You have probably seen the portrait of Georgia Nelson, along with many photographs of all the past recipients, on the Georgia Nelson Building stairway. The most recent honoree is Dan O’Neill, who was recognized at an assembly on March 15.
You may wonder who Mrs. Gorham was and why a prestigious alumni award established in 2007 is named for her. Since Mrs. Gorham came to Graland as a young teacher in 1930 and served in many important roles before retiring in 1992, it is easy to understand why many current school community members may not know much about her.
I am pleased to share my own perspective of this wonderful teacher and what others admired about her as well. In fact, I should begin by listing some of the quotes former students, parents, and fellow teachers wrote about her in a special edition of “Graland Today” in 1992: Ruth Gorham is “the epitome of Graland’s best,” “an institutional keeper of the flame,” “the single most talented educator I have known,” “an inspiration and guiding light,” “nurtured a feeling of self-worth in all,” and “ageless, tireless, always smiling, always positive, totally committed.”
Mrs. Gorham is perhaps best known as a seventh-grade English teacher, although she also taught French, history, and other subjects at nearly every grade level. For many years, she walked to Graland from her nearby home on Albion Street. Prior to her passing in 2004 at the age of 99, she had moved to California to be with her daughter Nancy a few years earlier.
My first encounter with Mrs. Gorham was as a somewhat anxious rising seventh grader about to have Mrs. Gorham as my English teacher, following in the footsteps of my father, uncle, and sister, all of whom had her as their teacher. While my homeroom teacher, Mrs. Chambers, was also outstanding, I always looked forward to going next door to Mrs. Gorham’s room in the former Gates Science Building for English class.
Mrs. Gorham inspired her students not only to love to learn but to love the English language as well. With her skill in teaching us about grammar and diagramming sentences, she guided us in composing sentences and improving our writing. She also emphasized the importance of vocabulary; each week, we studied ten new words from a box of flashcards that I still have.
What stood out the most to many about Mrs. Gorham was that she cared deeply about her students, her colleagues, her school (having worked there for 62 years!), and, in her later years, all of her former students who were like a family to her. Mrs. Gorham’s warmhearted concern was frequently shown through her words of encouragement, inspirational messages, and advice.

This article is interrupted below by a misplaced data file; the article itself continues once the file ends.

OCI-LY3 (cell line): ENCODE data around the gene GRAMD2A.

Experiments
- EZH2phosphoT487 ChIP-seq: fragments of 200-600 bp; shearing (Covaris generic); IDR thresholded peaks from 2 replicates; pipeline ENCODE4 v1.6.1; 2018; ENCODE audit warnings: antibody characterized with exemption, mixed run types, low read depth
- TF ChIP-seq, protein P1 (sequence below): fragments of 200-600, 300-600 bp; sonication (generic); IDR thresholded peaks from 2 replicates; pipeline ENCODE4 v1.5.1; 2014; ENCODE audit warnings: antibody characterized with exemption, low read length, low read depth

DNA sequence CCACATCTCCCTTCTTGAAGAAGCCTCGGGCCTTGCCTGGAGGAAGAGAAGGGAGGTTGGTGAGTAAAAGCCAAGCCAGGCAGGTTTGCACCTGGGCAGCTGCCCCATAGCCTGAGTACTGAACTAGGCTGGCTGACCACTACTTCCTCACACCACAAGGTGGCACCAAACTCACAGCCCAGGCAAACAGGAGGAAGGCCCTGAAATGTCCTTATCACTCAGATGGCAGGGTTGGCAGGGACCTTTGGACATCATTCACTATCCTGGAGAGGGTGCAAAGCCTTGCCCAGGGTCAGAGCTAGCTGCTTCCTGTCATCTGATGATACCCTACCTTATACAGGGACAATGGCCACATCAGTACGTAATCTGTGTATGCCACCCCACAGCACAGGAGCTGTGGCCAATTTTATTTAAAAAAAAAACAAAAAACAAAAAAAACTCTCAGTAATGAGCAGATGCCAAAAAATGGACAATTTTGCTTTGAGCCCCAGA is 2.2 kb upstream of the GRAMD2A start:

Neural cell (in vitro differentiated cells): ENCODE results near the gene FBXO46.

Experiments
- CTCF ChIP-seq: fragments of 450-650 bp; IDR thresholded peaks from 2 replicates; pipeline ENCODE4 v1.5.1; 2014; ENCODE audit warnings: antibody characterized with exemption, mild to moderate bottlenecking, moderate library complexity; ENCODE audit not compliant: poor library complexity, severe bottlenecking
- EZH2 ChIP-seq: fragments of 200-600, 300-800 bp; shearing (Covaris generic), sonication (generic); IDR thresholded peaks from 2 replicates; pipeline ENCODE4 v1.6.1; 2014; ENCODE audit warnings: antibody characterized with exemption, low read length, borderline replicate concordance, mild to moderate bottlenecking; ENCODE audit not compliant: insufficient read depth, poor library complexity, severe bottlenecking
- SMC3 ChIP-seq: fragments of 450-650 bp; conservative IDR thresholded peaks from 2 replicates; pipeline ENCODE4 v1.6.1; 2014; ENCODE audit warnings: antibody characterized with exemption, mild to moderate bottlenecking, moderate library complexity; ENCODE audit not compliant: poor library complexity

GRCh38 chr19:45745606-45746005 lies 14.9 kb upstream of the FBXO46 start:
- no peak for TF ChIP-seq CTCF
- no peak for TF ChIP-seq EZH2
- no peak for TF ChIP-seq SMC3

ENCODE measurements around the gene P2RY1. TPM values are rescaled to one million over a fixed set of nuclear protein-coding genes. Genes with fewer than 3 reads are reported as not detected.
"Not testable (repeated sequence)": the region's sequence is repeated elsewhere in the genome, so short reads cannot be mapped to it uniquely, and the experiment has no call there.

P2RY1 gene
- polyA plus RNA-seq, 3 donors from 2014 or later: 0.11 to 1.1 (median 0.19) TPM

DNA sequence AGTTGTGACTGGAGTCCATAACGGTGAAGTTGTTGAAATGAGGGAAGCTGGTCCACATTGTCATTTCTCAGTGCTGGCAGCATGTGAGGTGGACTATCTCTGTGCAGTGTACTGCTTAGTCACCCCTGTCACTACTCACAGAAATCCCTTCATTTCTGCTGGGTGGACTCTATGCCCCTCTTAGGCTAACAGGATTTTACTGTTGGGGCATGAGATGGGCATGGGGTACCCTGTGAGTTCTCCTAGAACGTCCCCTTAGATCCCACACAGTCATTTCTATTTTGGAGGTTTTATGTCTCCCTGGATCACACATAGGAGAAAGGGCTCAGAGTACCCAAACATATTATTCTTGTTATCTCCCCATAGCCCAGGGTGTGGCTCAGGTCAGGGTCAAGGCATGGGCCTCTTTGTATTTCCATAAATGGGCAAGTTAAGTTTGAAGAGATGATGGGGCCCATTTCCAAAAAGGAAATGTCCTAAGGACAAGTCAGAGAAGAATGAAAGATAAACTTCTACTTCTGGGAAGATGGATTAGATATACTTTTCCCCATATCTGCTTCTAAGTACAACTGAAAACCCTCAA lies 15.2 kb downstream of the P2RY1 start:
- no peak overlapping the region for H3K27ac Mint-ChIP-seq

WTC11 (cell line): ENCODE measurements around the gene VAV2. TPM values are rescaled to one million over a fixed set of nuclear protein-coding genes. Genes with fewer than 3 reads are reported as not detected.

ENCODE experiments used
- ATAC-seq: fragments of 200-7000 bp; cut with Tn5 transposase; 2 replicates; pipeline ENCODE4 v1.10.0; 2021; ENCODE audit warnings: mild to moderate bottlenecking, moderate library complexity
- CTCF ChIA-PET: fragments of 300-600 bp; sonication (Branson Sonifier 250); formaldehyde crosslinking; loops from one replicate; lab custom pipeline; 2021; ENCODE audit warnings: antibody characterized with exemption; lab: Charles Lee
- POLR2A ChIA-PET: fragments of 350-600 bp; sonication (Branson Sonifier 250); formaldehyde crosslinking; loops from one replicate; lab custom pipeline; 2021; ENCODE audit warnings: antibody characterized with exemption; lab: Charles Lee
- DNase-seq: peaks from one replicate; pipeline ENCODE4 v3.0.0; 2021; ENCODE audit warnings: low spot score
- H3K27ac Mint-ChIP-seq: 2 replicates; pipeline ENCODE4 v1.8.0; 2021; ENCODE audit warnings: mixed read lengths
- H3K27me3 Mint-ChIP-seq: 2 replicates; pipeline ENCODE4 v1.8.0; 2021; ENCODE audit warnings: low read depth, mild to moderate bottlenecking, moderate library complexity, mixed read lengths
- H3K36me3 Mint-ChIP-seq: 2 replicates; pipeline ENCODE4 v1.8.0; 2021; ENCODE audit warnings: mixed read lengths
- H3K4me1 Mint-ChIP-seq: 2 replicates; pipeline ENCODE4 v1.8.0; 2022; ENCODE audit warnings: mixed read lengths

Mrs. Gorham’s strong impact at Graland was felt not only during her long tenure on campus but also in later years with current traditions that she had initiated. One of the most prominent ones is Knighting, which she developed as part of the Middle Ages study. Mrs. Priest and others have continued this special event, the pinnacle of the Graland experience for many.
During Graland’s earliest days, there was an emphasis on school trips as part of the founding progressive education philosophy. Mrs. Gorham and the other early school leaders believed that the real world outside of the classroom’s four walls should be part of every student’s experience, and they used the community to enrich classroom learning. Meaningful outings to sites such as Union Station and the Denver Museum of Natural History, as well as to local businesses and government buildings, were part of everyday school life.
Mrs. Gorham expanded the importance of travel by chaperoning trips to Europe starting in the 1960s. Those students who accompanied her on those summer trips have countless fond memories of their explorations together. These special experiences have led to other school travels, including those to the Southwest by Mrs. Priest and to Russia by Mr. Rice.
Mrs. Gorham also became the school’s first historian and preservationist. She took charge of organizing precious parts of the school’s history—school records, publications, brochures, memorabilia, and other items—and even authored the school’s first history book in 1977, “Graland Country Day School - The First 50 Years - 1927-77.”
As head of alumni relations, after retiring from teaching, she devotedly kept in contact with former students. I fondly remember her invitations to return to campus and attend the annual holiday program in the gym, followed by an alumni reception in the library. She was genuinely interested in every former student or family member who returned to Graland. Visiting with her was always the highlight.
Here is one final fun fact about Mrs. Gorham. She and her husband, Paul, were members of the Colorado Mountain Club, and they were the first married couple to climb all 52 of the designated peaks over 14,000 feet in Colorado. After climbing Capitol Peak on July 15, 1944, “The Saturday Evening Post” celebrated their accomplishment with an illustrated article.
With the school’s motto being Ascende Omnem Montem (Climb Every Mountain), it seems fitting that Mrs. Gorham and her legacy are so well connected to Graland. She showed deep caring and encouragement for every student’s endeavors and inspired them to take every step toward attaining their dreams.
With Mrs. Gorham’s warmth and encouraging nature, It is not difficult to imagine her in the lobby of the Corkins Center greeting us and saying, “Keep climbing those mountains!”
Two Alumni Awards, What’s the Difference?
The Ruth Gorham Alumni Award is presented each year to a member of the alumni community whose dedication and service to Graland exemplify Ruth Gorham’s lifelong commitment to the school.
The purpose of the Nancy Nye Priest ’39 Alumni Award is to honor alumni whose extraordinary contributions in their chosen field of endeavor reflect the exemplary qualities of the person, Graland Country Day School, and the global community in which we live.